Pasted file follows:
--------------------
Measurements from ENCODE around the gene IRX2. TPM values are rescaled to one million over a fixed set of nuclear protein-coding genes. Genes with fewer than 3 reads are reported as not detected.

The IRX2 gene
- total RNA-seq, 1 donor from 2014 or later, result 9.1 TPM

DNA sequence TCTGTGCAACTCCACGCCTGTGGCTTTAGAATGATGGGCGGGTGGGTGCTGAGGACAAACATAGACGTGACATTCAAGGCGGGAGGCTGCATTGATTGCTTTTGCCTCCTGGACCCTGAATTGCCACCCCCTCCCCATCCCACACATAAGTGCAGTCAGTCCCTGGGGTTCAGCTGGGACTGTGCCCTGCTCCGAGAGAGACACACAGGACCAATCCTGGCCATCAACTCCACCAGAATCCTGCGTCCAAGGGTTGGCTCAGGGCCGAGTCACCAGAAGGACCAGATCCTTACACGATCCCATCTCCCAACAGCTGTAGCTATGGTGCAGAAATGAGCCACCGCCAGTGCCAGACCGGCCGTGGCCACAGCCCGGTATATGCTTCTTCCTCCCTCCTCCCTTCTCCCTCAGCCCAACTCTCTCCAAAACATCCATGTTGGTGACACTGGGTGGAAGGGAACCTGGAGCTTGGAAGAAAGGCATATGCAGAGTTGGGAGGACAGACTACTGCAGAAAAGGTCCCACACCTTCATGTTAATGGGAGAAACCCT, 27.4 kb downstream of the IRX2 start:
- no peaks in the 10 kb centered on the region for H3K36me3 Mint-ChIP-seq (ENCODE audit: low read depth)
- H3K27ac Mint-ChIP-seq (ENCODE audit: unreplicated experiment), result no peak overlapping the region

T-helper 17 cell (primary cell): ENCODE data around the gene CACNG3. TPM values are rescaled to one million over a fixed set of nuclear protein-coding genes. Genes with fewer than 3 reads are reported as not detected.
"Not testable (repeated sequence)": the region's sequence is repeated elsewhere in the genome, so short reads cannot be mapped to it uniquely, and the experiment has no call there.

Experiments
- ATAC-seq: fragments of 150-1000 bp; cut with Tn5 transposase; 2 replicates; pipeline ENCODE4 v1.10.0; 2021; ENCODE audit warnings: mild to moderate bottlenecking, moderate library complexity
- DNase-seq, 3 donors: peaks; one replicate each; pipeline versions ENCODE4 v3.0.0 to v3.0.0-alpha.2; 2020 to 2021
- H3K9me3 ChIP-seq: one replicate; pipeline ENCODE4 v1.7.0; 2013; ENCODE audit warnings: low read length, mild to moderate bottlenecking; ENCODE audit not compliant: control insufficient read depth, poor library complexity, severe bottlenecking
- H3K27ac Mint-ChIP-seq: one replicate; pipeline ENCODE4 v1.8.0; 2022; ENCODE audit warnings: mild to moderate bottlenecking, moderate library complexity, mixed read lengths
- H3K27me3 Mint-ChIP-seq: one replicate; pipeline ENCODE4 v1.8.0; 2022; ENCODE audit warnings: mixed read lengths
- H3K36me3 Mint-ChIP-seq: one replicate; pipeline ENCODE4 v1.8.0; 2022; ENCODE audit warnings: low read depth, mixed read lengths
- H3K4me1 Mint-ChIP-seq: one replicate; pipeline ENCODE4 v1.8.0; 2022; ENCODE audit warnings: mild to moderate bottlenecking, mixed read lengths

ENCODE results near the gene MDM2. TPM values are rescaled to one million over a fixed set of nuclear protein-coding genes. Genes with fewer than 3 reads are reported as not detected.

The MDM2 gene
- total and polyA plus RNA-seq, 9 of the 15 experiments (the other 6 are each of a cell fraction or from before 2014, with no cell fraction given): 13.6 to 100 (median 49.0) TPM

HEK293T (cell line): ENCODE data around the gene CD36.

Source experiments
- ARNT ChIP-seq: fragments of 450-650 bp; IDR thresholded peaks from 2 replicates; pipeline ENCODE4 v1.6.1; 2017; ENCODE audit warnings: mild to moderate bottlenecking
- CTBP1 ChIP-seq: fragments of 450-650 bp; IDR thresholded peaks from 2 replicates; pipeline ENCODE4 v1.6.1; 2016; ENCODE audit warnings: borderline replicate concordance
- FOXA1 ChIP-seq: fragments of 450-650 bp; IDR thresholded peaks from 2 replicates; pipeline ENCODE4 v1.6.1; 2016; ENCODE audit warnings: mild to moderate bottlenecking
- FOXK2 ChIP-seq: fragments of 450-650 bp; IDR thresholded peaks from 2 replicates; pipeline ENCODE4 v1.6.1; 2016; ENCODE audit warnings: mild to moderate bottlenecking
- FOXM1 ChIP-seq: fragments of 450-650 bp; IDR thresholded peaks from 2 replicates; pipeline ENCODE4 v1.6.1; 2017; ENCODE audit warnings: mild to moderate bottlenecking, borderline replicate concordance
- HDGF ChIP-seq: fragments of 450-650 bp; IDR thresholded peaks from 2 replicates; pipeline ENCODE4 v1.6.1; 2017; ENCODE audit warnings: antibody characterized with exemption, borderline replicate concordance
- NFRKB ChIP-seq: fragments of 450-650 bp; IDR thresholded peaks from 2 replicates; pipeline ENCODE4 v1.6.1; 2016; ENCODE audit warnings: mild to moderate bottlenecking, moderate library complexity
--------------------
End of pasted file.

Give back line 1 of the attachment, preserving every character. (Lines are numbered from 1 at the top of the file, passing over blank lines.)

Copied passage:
Measurements from ENCODE around the gene IRX2. TPM values are rescaled to one million over a fixed set of nuclear protein-coding genes. Genes with fewer than 3 reads are reported as not detected.